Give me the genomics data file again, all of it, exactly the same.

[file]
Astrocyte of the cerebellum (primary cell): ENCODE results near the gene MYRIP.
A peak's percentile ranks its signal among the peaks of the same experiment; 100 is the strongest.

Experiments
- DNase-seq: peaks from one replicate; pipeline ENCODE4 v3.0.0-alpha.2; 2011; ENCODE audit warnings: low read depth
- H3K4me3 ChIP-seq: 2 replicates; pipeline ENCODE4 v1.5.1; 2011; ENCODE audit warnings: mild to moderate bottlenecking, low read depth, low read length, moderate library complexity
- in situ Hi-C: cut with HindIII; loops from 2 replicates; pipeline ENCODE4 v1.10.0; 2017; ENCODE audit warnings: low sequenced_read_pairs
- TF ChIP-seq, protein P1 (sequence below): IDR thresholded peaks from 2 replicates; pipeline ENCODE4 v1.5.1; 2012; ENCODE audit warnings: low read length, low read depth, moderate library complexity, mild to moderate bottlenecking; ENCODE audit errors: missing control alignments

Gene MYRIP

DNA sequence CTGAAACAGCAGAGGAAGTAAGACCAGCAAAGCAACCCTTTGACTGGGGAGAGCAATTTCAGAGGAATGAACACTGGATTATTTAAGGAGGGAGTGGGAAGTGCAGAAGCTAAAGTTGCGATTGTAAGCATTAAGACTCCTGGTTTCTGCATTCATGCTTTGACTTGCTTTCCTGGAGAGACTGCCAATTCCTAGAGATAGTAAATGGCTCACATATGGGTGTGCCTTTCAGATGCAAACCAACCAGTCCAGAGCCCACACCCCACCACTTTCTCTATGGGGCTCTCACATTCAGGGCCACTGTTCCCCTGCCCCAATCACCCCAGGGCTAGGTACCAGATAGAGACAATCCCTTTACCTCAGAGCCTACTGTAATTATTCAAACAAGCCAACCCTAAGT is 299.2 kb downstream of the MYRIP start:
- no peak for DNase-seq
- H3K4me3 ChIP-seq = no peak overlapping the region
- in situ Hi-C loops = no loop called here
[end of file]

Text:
Astrocyte of the cerebellum (primary cell): ENCODE results near the gene MYRIP.
A peak's percentile ranks its signal among the peaks of the same experiment; 100 is the strongest.

Experiments
- DNase-seq: peaks from one replicate; pipeline ENCODE4 v3.0.0-alpha.2; 2011; ENCODE audit warnings: low read depth
- H3K4me3 ChIP-seq: 2 replicates; pipeline ENCODE4 v1.5.1; 2011; ENCODE audit warnings: mild to moderate bottlenecking, low read depth, low read length, moderate library complexity
- in situ Hi-C: cut with HindIII; loops from 2 replicates; pipeline ENCODE4 v1.10.0; 2017; ENCODE audit warnings: low sequenced_read_pairs
- TF ChIP-seq, protein P1 (sequence below): IDR thresholded peaks from 2 replicates; pipeline ENCODE4 v1.5.1; 2012; ENCODE audit warnings: low read length, low read depth, moderate library complexity, mild to moderate bottlenecking; ENCODE audit errors: missing control alignments

Gene MYRIP

DNA sequence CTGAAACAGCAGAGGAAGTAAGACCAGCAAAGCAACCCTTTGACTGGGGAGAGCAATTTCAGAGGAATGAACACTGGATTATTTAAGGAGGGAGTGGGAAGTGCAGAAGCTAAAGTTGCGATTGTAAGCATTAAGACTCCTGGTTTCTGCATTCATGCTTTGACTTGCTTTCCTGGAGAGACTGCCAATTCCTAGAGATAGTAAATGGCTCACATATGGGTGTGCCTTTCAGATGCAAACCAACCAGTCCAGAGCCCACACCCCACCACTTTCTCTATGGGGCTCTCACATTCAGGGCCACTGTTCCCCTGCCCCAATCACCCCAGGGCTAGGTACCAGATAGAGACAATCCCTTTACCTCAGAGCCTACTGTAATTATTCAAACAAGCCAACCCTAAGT is 299.2 kb downstream of the MYRIP start:
- no peak for DNase-seq
- H3K4me3 ChIP-seq = no peak overlapping the region
- in situ Hi-C loops = no loop called here